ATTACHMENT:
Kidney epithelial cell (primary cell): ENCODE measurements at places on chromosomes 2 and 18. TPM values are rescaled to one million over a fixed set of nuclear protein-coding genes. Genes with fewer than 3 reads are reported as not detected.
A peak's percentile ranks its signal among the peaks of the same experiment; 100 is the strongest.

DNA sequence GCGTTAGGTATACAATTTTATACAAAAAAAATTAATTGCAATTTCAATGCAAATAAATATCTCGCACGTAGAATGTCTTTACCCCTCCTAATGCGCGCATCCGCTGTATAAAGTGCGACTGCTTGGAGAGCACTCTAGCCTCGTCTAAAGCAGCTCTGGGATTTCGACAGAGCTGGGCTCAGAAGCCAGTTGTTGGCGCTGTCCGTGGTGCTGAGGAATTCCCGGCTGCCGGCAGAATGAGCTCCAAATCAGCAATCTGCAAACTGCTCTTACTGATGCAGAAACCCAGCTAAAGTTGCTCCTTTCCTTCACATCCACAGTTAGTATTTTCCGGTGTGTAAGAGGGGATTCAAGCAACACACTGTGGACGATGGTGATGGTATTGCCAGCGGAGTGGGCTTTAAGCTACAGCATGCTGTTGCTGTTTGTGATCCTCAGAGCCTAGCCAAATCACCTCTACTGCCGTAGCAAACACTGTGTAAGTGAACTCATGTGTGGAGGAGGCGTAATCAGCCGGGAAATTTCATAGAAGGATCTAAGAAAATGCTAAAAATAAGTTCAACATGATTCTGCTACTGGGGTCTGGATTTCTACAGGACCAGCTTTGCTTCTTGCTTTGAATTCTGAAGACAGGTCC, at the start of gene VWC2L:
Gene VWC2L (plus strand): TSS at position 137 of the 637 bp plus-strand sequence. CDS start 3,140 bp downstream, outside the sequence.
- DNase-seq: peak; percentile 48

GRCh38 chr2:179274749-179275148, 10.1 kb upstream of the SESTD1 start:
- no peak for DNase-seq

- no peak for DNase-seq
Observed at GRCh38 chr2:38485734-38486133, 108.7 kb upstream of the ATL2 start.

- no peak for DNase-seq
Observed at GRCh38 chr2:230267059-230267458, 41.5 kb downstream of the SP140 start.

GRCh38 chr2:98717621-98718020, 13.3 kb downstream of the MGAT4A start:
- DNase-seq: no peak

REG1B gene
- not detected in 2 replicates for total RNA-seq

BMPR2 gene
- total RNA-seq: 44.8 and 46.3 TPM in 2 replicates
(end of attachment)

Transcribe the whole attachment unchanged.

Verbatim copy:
Kidney epithelial cell (primary cell): ENCODE measurements at places on chromosomes 2 and 18. TPM values are rescaled to one million over a fixed set of nuclear protein-coding genes. Genes with fewer than 3 reads are reported as not detected.
A peak's percentile ranks its signal among the peaks of the same experiment; 100 is the strongest.

DNA sequence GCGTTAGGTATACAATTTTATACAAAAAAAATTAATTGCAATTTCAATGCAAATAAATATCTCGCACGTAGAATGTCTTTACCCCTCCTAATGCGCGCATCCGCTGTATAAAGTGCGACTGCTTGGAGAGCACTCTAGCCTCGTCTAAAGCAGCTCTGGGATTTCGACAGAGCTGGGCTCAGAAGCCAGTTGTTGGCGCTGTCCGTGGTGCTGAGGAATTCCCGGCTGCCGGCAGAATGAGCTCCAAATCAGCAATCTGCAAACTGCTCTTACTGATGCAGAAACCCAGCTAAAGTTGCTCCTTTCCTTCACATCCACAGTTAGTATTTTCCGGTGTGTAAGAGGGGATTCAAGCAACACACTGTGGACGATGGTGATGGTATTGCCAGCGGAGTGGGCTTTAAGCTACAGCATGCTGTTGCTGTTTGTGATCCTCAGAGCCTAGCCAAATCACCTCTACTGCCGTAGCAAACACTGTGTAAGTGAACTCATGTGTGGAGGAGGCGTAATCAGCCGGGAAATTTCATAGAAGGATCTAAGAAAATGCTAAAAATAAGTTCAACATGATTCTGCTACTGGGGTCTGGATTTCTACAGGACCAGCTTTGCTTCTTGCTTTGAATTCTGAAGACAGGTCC, at the start of gene VWC2L:
Gene VWC2L (plus strand): TSS at position 137 of the 637 bp plus-strand sequence. CDS start 3,140 bp downstream, outside the sequence.
- DNase-seq: peak; percentile 48

GRCh38 chr2:179274749-179275148, 10.1 kb upstream of the SESTD1 start:
- no peak for DNase-seq

- no peak for DNase-seq
Observed at GRCh38 chr2:38485734-38486133, 108.7 kb upstream of the ATL2 start.

- no peak for DNase-seq
Observed at GRCh38 chr2:230267059-230267458, 41.5 kb downstream of the SP140 start.

GRCh38 chr2:98717621-98718020, 13.3 kb downstream of the MGAT4A start:
- DNase-seq: no peak

REG1B gene
- not detected in 2 replicates for total RNA-seq

BMPR2 gene
- total RNA-seq: 44.8 and 46.3 TPM in 2 replicates